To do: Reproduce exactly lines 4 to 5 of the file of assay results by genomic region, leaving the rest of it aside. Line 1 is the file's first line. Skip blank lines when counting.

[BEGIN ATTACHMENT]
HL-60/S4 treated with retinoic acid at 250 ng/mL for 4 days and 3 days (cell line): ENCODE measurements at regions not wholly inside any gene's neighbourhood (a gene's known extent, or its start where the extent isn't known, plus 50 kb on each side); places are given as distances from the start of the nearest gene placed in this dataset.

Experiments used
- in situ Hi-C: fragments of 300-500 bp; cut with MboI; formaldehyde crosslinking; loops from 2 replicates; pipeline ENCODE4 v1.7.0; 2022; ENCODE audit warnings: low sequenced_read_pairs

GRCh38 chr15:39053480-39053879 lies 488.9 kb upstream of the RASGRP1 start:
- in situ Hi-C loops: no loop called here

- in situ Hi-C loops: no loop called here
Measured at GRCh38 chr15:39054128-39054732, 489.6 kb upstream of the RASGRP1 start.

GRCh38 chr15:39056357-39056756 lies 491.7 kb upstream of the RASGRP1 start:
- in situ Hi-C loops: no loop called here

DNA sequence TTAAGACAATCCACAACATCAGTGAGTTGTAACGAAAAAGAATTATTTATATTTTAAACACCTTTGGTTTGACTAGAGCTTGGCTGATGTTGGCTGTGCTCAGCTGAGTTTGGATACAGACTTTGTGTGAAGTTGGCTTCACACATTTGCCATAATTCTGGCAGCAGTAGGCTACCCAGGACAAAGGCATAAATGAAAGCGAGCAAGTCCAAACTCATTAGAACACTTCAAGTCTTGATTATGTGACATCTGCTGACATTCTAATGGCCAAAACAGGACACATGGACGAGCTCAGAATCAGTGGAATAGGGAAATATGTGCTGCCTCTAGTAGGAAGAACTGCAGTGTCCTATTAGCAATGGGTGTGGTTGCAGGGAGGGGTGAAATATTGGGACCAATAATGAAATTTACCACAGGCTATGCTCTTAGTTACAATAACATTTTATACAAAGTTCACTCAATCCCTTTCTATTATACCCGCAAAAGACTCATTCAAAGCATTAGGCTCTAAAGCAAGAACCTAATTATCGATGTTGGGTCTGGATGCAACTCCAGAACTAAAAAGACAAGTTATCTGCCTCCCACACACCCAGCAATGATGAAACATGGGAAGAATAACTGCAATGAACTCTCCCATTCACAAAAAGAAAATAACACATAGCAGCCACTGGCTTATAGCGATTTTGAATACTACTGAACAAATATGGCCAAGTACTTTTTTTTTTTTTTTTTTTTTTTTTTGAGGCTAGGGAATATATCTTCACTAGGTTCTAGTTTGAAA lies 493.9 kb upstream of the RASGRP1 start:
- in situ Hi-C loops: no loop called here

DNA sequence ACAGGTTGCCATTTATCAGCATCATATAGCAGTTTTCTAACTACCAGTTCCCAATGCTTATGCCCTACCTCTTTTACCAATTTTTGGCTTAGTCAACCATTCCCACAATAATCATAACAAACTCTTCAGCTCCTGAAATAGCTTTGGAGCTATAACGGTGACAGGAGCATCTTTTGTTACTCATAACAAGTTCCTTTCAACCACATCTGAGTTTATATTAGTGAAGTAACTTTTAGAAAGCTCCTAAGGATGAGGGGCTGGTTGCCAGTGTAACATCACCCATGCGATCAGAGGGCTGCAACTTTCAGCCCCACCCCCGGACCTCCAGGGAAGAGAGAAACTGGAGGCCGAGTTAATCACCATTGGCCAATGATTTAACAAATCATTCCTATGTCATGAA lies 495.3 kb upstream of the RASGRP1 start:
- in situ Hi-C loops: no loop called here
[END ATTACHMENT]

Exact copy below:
GRCh38 chr15:39053480-39053879 lies 488.9 kb upstream of the RASGRP1 start:
- in situ Hi-C loops: no loop called here